News - Construction News

Construction continues to build reports ONS

Latest data from the ONS shows that construction output has continued to build, with figures from December showing an increase of 2%.

These latest figures confirm that construction output has bounced back from the coronavirus pandemic restrictions and is now registering some £35M above February 2020 levels.

Alongside the monthly growth, ONS data shows that quarterly construction output also increased, showing 1.0% above Quarter 3. Meanwhile, the annual figures have also been released, these show a record 12.7% increase during 2021 compared with 2020 – however, this is mainly a result of the coronavirus pandemic contributing to a very weak 2020, which saw the record largest decline in annual growth (fall of 14.9%).

New orders are now at their highest level since Quarter 3 2017.

Infrastructure new work and private new housing were the largest contributors to the monthly increases growing 8.5% (£212 million) and 3.1% (£95 million) respectively.

The increase in infrastructure new orders was led by orders for both rail and harbour projects, with high value orders for HS2 also helping to drive up the increases up to £13,326M. Government investment in motorway improvements and green energy developments has also helped infrastructure deliver better figures.

The ONS reports new orders for rail projects saw its largest quarterly growth since Quarter 3 2019 and harbour projects saw its highest value since records began, driven by a one off project in the north east.

Anecdotal evidence from both returns received for the Monthly Business Survey for Construction and Allied Trades and the Business Insights and Conditions Survey (BICS) suggested some of the issues in sourcing construction products in the second half of 2021 had continued to ease.

The easing of sourcing certain construction products in December 2021 compared with previous months is also likely to have helped house builders output.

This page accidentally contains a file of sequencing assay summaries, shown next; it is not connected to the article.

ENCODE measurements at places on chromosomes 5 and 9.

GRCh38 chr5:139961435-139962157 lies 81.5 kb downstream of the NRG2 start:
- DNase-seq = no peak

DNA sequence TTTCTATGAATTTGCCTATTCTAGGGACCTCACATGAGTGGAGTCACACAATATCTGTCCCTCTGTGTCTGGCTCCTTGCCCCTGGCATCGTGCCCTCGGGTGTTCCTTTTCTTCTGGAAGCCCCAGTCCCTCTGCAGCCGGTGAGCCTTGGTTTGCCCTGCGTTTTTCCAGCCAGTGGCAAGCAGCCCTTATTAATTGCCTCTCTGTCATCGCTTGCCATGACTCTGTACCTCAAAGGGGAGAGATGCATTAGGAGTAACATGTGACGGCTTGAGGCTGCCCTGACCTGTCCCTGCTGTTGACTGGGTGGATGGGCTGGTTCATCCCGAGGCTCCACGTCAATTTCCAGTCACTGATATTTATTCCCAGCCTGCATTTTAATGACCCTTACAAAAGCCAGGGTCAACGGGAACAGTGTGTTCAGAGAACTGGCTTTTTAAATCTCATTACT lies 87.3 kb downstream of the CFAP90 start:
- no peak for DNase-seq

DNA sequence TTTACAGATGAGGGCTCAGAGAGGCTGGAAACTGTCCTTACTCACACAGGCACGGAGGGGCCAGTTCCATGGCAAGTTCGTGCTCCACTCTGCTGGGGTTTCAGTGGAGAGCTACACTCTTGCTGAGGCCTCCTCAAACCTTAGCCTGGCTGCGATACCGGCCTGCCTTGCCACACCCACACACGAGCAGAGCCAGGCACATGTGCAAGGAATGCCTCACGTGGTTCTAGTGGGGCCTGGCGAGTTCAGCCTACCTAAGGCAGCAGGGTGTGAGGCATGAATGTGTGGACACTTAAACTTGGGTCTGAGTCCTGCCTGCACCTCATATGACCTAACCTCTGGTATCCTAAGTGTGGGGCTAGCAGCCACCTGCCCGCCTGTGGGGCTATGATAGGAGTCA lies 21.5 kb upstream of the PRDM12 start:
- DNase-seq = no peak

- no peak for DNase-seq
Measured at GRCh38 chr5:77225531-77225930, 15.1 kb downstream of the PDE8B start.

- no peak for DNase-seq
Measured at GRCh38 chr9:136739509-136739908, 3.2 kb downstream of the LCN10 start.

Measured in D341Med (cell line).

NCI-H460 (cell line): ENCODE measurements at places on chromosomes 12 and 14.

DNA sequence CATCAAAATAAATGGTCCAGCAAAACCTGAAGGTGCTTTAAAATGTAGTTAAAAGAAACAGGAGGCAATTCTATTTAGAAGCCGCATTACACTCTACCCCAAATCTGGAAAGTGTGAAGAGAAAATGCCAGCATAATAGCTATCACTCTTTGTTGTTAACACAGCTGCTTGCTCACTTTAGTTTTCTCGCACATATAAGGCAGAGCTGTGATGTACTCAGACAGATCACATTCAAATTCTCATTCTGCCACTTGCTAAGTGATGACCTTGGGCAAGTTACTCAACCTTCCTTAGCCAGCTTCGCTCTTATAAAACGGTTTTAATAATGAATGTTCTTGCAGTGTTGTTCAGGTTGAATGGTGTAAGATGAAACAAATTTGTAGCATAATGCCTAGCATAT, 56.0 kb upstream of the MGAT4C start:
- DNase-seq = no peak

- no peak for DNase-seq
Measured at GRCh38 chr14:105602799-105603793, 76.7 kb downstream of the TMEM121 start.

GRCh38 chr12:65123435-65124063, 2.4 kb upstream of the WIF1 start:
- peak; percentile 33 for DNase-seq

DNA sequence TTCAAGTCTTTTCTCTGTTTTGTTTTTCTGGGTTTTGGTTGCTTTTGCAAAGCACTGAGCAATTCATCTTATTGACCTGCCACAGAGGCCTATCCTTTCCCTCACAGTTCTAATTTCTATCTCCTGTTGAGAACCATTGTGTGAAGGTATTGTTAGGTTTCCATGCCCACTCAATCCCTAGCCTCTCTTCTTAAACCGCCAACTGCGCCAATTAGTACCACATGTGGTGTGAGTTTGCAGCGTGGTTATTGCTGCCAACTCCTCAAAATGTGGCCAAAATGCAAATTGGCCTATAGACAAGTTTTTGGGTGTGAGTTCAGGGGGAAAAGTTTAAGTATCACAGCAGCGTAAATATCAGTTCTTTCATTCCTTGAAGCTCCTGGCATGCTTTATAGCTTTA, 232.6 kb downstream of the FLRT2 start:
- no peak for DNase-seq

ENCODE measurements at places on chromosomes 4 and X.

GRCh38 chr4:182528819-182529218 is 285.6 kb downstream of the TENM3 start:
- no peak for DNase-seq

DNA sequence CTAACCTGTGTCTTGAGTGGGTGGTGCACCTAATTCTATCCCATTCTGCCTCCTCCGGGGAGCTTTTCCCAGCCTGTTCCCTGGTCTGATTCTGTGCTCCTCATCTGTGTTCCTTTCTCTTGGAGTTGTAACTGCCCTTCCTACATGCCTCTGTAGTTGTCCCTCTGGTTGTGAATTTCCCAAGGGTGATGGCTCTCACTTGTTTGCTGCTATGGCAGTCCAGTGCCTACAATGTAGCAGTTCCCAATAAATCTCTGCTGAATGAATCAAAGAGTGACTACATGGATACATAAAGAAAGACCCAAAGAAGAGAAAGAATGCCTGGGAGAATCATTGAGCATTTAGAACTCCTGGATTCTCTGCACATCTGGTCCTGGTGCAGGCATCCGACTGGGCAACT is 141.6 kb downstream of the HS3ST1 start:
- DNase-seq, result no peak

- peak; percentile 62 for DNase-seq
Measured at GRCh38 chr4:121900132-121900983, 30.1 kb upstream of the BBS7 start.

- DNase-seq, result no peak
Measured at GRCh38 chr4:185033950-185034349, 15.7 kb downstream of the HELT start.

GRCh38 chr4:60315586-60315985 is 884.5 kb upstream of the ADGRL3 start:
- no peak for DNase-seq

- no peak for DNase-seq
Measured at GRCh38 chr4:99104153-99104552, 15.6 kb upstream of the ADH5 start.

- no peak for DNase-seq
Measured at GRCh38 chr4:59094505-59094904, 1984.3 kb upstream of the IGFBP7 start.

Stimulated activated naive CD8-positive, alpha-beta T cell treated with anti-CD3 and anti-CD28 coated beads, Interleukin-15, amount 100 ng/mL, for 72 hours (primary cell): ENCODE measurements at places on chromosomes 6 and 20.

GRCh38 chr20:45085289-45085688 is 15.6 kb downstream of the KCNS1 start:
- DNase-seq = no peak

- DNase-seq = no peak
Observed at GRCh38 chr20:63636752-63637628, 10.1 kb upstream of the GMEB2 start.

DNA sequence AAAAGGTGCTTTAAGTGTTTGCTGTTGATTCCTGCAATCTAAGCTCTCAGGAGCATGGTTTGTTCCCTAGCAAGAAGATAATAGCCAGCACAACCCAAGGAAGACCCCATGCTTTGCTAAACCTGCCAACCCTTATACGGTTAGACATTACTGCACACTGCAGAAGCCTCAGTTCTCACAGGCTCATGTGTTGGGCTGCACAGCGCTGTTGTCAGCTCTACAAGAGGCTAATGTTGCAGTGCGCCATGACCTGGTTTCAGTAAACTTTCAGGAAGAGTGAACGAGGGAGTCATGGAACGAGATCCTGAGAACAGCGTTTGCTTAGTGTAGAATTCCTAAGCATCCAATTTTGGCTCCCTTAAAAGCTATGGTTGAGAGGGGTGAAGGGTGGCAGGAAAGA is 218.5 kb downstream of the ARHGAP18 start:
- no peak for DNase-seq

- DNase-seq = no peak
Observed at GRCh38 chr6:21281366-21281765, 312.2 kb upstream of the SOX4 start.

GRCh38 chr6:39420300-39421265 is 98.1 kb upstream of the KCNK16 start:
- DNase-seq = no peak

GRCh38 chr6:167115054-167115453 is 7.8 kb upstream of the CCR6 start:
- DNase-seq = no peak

Fraser Johns, finance director at Beard commented: “The increase in construction output in December was driven by new work. With clients green lighting projects in greater numbers, this suggests confidence is growing, and the start of 2022 looks bright.

“When looking at 2021 as a whole, output increased by a record 12.7% compared to 2020. Output has now hit pre-pandemic levels, and although it has been a long and winding road, it appears we are firmly on the path to recovery.

“The construction sector has shown its resilience in 2021 and a key enabler of this is stakeholder relationships. At Beard we develop our relationships with suppliers and sub-contractors with regular meetings. And these meetings, coupled with our prompt payment policies have ensured we have been able to overcome any hurdles.

“Communication was also crucial in weathering the storms of 2021. Both interacting with employees, suppliers and sub-contractors was essential to keeping projects on track.”

Gareth Belsham, director of the national property consultancy and surveyors Naismiths, commented: “With the supply chain speed bumps finally starting to flatten, the construction industry hit the accelerator at the end of 2021, posting its fastest pace of monthly growth since March.

“While the final score for the year – output grew by a record 12.7% – is a record for an industry that has seen more than its fair share of boom and bust, the most encouraging number in today’s ONS data is the surge in new orders.

“Early signs from 2022 are that the supply chain problems which dogged the industry for much of last year are slowly starting to ease. There’s still a serious shortage of skilled workers and long delivery times are putting pressure on project managers, but the market is beginning to become more free-flowing.

“Construction has staged a Lazarus-like recovery from the body blow dealt it by the pandemic. With order books now looking very healthy, the challenge is to keep getting shovels in the ground and keep price pressures in check.”

If you would like to read more stories like this, then please click here